Affordable Access

deepdyve-link
Publisher Website

Complications associated with lumbar drain placement for endovascular aortic repair.

Authors
  • Plotkin, Anastasia1
  • Han, Sukgu M1
  • Weaver, Fred A1
  • Rowe, Vincent L1
  • Ziegler, Kenneth R1
  • Fleischman, Fernando2
  • Mack, William J3
  • Hendrix, Joseph A3
  • Magee, Gregory A4
  • 1 Division of Vascular Surgery and Endovascular Therapy, Keck School of Medicine of USC, University of Southern California, Los Angeles, Calif.
  • 2 Division of Cardiothoracic Surgery, Keck School of Medicine of USC, University of Southern California, Los Angeles, Calif.
  • 3 Department of Surgery and Department of Neurosurgery, Keck School of Medicine of USC, University of Southern California, Los Angeles, Calif.
  • 4 Division of Vascular Surgery and Endovascular Therapy, Keck School of Medicine of USC, University of Southern California, Los Angeles, Calif. Electronic address: [email protected]
Type
Published Article
Journal
Journal of vascular surgery
Publication Date
May 01, 2021
Volume
73
Issue
5
Identifiers
DOI: 10.1016/j.jvs.2020.08.150
PMID: 33053415
Source
Medline
Keywords
Language
English
License
Unknown

Abstract

We reviewed the complications associated with perioperative lumbar drain (LD) placement for endovascular aortic repair. Patients who had undergone perioperative LD placement for endovascular repair of thoracic and thoracoabdominal aortic pathologies from 2010 to 2019 were reviewed. The primary endpoints were major and minor LD-associated complications. Complications that had resulted in neurological sequelae or had required an intervention or a delay in operation were defined as major. These included intracranial hemorrhage, symptomatic spinal hematoma, cerebrospinal fluid (CSF) leak requiring intervention, meningitis, retained catheter tip, arachnoiditis, and traumatic (or bloody) tap resulting in delayed operation. Minor complications were defined as a bloody tap without a delay in surgery, asymptomatic epidural hematoma, and CSF leak with no intervention required. Isolated headaches were recorded separately owing to the minimal clinical impact. A total of 309 LDs had been placed in 268 consecutive patients for 222 thoracic endovascular aortic repairs, 85 complex endovascular aortic repairs (EVARs; fenestrated branched EVAR/parallel grafting), and 2 EVARs (age, 65 ± 13 years; 71% male) for aortic pathology, including aneurysm (47%), dissection (49%), penetrating aortic ulcer (3%), and traumatic injury (0.6%). A dedicated neurosurgical team performed all LD procedures; most were performed by the same individual, with a technical success rate of 98%. Radiologic guidance was required in 3%. The reasons for unsuccessful placement were body habitus (n = 2) and severe spinal disease (n = 3). Most were placed prophylactically (96%). The overall complication rate was 8.1% (4.2% major and 3.9% minor). Major complications included spinal hematoma with paraplegia in 1 patient, intracranial hemorrhage in 2, meningitis in 2, arachnoiditis in 3, CSF leak requiring a blood patch in 3, bloody tap delaying the operation in 1, and a retained catheter tip in 1 patient. Patients who had undergone previous LD placement had experienced significantly more major LD-related complications (12.2% vs 3%; P = .019). The rate of total LD-associated complications did not differ between prophylactic and emergent therapeutic placements (8.1% vs 7.7%; P = 1.00) nor between major or minor complications. On multivariate analysis, previous LD placement and an overweight body mass index were the only independent predictors of major LD-related complications. The complications associated with LD placement can be severe even when performed by a dedicated team. Previous LD placement and overweight body mass index were associated with a significantly greater risk of complications; however, emergent therapeutic placement was not. Although these risks are justified for therapeutic LD placement, the benefit of prophylactic LD placement to prevent paraplegia should be weighed against these serious complications. Copyright © 2020 Society for Vascular Surgery. Published by Elsevier Inc. All rights reserved.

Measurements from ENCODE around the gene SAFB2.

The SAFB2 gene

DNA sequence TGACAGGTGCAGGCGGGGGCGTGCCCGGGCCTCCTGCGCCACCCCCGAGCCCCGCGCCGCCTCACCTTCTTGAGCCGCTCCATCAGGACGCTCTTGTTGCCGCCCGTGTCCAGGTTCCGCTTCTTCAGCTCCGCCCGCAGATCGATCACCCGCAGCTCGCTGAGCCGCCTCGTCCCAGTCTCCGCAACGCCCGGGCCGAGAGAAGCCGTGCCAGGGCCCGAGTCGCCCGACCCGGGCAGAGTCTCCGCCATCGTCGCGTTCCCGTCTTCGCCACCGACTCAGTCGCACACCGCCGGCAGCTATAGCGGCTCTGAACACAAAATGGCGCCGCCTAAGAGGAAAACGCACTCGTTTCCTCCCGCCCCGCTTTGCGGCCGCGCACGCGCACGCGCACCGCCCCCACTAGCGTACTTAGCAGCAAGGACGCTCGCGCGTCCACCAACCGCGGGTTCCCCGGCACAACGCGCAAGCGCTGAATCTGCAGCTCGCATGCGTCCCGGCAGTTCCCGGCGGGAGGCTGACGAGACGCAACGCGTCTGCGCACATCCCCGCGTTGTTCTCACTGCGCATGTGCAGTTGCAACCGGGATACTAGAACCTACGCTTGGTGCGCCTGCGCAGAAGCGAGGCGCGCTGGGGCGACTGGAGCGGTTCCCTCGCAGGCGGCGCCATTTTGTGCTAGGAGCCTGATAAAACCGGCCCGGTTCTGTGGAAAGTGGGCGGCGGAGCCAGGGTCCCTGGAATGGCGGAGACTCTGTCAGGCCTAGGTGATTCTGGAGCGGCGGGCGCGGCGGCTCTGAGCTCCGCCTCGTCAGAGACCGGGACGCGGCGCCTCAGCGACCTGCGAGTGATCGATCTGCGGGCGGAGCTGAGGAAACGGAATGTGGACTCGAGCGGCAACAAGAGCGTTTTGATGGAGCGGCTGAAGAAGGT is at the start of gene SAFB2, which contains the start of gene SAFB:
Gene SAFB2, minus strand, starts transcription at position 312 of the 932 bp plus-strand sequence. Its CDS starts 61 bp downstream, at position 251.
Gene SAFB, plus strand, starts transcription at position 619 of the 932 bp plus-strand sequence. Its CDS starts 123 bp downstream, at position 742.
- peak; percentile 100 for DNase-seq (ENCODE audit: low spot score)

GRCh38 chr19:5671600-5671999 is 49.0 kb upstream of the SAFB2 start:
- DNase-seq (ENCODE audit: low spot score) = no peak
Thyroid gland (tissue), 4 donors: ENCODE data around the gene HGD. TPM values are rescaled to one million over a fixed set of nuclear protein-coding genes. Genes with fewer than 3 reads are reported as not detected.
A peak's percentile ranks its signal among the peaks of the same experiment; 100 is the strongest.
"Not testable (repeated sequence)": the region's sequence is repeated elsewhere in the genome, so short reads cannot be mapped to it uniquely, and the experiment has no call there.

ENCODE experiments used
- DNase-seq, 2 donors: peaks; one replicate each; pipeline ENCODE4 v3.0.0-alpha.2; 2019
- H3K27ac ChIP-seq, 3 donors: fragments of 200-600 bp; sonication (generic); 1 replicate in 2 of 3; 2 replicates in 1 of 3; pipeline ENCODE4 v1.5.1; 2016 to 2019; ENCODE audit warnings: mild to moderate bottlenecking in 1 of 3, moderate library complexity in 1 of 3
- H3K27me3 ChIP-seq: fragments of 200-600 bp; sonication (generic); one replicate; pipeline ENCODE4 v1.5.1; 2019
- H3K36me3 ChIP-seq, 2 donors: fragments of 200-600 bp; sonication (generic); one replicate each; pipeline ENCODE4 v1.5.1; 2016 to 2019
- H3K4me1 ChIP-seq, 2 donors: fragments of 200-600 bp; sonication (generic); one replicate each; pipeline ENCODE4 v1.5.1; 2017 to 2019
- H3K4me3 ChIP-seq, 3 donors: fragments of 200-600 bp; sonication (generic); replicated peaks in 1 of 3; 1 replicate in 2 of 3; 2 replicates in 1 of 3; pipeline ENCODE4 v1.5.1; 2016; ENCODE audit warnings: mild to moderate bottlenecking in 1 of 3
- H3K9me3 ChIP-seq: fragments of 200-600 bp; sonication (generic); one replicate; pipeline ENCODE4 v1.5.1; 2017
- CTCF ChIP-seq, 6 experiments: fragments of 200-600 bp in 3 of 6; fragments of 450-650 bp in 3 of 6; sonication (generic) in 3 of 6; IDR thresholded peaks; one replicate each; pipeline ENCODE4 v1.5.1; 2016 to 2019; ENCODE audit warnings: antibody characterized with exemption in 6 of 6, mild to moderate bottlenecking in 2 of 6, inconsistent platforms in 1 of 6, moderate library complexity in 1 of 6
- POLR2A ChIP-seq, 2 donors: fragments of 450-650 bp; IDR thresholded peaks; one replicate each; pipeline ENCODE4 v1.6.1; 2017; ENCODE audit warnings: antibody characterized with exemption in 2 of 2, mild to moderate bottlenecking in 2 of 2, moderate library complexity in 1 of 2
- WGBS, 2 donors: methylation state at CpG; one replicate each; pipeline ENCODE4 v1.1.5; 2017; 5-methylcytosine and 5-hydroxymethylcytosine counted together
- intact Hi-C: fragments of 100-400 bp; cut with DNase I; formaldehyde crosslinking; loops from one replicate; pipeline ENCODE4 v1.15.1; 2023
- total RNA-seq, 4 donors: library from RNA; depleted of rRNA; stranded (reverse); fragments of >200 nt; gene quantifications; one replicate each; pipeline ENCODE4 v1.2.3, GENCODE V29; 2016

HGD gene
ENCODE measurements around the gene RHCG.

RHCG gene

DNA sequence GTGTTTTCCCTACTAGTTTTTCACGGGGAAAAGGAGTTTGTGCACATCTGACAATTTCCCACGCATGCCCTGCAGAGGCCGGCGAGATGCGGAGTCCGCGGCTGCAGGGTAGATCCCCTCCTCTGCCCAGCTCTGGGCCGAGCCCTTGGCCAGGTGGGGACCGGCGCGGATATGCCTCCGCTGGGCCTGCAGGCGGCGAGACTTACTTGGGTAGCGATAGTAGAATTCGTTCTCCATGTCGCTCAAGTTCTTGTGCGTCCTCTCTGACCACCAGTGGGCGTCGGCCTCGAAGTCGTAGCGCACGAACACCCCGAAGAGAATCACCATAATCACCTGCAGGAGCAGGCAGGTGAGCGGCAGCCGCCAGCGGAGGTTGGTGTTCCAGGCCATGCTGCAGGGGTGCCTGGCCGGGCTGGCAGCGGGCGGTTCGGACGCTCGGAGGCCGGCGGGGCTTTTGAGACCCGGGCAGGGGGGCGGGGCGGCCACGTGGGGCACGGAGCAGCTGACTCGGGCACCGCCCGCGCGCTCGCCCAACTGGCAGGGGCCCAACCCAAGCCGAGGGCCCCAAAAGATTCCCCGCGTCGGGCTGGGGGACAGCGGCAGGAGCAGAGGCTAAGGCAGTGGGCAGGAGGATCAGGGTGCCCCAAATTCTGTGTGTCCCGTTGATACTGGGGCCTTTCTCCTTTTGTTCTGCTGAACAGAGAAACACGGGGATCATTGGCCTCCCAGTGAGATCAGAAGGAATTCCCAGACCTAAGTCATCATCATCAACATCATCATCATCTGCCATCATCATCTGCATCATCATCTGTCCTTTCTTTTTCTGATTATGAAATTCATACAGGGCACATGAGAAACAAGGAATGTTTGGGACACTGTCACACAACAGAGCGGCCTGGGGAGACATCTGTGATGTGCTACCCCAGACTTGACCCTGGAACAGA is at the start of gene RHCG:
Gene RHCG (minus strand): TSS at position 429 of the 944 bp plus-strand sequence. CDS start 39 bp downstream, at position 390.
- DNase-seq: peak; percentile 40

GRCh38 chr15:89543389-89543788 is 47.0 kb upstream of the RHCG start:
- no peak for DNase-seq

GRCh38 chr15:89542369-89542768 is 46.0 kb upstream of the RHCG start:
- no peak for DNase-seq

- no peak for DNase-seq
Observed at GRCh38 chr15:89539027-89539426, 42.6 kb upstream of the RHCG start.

Report this publication

Statistics

Seen <100 times